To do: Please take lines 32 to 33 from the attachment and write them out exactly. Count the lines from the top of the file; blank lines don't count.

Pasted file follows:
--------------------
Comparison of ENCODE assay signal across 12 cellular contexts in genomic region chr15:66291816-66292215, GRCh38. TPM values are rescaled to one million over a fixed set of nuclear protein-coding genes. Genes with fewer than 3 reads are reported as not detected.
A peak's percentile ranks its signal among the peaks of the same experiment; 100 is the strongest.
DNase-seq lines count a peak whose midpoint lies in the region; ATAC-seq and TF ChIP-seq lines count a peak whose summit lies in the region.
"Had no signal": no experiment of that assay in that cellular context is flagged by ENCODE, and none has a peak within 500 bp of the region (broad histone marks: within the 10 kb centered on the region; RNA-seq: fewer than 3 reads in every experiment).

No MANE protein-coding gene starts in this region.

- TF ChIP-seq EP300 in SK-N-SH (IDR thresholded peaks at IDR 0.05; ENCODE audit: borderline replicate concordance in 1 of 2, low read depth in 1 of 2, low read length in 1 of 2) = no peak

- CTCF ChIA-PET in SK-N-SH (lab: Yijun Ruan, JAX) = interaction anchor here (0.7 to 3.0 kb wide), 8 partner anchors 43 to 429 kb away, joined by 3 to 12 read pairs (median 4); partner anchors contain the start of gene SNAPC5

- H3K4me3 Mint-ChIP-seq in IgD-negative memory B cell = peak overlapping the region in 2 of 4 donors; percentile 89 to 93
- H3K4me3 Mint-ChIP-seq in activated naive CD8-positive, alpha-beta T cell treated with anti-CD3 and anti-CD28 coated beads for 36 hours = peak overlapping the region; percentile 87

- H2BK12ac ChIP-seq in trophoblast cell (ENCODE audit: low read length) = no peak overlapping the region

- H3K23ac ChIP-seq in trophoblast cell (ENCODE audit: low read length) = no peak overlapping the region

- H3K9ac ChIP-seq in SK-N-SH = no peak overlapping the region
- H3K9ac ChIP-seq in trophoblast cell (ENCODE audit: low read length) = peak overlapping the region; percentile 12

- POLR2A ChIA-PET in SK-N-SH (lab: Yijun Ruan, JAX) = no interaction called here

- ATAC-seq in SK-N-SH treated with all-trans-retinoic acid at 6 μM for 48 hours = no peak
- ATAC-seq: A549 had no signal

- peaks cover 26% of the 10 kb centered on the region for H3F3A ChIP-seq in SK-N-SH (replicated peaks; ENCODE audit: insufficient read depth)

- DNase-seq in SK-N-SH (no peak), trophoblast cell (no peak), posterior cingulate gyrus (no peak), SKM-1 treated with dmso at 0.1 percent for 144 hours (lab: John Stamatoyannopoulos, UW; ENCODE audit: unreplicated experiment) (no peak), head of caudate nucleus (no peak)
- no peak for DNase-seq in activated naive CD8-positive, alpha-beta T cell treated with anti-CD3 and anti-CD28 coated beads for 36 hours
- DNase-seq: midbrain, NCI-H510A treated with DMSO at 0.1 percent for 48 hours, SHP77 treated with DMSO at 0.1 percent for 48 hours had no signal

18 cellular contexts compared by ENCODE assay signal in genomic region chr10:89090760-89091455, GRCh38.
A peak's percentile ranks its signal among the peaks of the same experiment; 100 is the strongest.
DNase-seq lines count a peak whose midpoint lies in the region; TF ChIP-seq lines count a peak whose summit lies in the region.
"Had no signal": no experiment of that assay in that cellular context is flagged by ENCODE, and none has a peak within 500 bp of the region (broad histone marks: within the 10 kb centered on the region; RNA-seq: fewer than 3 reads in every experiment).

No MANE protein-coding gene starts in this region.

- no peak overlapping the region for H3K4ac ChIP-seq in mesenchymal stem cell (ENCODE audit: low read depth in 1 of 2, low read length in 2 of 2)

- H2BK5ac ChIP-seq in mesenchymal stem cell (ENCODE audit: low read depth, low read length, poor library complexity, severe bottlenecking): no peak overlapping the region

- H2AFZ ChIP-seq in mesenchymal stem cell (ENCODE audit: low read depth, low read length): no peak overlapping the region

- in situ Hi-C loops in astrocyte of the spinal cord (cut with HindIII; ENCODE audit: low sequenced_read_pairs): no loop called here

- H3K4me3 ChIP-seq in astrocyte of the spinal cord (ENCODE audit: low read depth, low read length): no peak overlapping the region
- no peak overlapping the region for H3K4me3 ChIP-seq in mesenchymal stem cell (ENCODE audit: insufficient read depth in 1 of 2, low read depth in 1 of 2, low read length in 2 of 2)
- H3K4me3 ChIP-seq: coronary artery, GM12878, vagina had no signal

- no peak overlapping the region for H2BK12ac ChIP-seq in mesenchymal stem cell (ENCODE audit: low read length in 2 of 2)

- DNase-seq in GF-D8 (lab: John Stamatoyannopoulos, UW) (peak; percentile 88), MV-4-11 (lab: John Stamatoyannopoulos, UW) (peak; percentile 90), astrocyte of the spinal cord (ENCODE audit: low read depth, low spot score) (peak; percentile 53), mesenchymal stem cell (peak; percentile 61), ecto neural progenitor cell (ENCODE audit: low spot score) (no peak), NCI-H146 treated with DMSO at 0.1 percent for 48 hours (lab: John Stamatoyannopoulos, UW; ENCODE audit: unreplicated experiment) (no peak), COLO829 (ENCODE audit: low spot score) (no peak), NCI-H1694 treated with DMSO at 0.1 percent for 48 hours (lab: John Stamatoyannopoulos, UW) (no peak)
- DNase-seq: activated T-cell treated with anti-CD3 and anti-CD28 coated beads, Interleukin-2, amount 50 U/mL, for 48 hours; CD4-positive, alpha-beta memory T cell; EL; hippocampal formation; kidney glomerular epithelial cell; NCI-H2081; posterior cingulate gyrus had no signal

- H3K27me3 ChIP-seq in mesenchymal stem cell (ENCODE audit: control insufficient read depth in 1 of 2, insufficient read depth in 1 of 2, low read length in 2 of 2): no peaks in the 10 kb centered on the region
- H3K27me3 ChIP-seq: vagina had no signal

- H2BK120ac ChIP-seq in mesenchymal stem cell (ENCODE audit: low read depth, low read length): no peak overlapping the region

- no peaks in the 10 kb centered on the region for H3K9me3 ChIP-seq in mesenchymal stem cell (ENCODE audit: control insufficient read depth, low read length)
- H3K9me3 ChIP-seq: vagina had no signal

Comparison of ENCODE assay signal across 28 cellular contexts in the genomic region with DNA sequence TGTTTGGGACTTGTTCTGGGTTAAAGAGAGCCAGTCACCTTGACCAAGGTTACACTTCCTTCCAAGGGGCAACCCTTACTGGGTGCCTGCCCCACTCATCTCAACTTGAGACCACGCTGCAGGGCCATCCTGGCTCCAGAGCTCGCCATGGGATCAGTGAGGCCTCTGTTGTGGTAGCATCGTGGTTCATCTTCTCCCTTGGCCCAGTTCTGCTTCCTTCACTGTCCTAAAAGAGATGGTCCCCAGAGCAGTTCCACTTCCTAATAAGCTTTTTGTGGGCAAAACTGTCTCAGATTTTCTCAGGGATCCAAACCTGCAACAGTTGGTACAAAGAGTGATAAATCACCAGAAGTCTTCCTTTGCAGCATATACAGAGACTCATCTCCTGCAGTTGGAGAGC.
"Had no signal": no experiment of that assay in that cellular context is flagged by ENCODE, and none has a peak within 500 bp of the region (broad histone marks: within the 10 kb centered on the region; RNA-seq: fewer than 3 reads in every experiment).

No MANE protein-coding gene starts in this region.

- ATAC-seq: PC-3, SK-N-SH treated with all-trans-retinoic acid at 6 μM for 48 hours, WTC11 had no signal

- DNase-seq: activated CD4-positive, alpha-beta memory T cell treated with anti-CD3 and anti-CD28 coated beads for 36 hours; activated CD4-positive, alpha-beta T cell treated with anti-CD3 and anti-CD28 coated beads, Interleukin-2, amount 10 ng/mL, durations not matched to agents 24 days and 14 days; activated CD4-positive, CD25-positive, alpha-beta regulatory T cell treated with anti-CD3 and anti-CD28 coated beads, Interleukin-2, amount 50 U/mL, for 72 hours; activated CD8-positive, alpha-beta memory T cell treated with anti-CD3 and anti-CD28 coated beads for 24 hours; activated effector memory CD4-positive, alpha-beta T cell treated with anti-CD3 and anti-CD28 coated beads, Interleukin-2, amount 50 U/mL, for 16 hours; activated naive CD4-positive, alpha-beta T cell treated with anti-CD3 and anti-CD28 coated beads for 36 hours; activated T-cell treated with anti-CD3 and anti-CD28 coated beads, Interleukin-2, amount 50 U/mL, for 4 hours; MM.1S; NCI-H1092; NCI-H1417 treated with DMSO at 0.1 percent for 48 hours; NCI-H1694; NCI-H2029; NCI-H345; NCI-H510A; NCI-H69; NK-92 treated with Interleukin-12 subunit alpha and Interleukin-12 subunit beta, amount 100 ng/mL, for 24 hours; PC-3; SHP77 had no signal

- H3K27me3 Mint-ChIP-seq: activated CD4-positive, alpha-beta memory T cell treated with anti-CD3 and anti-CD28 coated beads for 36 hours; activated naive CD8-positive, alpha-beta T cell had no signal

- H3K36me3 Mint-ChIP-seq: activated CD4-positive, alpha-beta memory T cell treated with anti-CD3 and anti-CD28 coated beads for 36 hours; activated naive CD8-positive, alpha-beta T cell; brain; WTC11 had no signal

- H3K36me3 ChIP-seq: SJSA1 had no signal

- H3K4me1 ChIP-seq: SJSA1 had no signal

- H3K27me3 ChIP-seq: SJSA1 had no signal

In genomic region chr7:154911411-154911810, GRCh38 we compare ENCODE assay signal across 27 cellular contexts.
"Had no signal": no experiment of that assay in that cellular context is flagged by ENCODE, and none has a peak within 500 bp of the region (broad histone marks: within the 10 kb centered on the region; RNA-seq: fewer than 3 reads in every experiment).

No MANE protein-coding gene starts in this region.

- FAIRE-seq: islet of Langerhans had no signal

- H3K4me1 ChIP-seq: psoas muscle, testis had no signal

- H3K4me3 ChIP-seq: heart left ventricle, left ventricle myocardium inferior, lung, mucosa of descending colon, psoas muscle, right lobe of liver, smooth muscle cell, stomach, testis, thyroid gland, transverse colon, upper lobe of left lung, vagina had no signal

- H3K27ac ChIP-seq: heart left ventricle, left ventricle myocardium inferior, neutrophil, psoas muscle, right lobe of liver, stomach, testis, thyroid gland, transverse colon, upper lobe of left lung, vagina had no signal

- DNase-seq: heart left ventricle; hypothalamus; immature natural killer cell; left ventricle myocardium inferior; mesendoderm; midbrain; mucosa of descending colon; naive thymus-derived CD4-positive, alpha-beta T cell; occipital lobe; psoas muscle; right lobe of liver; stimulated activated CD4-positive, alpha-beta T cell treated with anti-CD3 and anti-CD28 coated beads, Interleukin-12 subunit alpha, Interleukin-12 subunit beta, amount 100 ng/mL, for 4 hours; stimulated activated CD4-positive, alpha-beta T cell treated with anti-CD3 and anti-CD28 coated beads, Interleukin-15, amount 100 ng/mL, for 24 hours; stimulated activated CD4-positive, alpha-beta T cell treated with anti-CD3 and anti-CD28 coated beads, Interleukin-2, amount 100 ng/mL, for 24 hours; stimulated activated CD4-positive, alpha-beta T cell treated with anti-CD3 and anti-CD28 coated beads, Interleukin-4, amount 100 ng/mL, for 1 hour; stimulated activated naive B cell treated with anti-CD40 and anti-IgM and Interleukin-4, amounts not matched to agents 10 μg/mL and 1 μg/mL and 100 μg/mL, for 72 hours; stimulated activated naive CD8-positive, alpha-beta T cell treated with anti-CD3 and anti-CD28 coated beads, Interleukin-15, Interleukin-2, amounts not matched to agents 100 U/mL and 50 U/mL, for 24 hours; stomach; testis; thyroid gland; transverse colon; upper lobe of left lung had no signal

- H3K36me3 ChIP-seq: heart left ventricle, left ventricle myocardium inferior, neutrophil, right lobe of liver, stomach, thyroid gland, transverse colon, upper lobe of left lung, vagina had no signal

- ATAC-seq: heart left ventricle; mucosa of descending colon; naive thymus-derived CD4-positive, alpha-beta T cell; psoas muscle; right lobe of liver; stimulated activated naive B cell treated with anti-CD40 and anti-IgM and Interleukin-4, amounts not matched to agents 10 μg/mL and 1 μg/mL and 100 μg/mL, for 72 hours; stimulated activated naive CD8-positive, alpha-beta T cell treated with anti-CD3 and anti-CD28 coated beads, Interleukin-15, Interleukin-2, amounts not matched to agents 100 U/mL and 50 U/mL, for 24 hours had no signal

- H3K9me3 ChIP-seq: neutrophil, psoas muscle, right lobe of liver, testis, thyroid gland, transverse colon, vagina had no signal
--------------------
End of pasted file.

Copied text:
- H3K4me3 ChIP-seq: coronary artery, GM12878, vagina had no signal

- no peak overlapping the region for H2BK12ac ChIP-seq in mesenchymal stem cell (ENCODE audit: low read length in 2 of 2)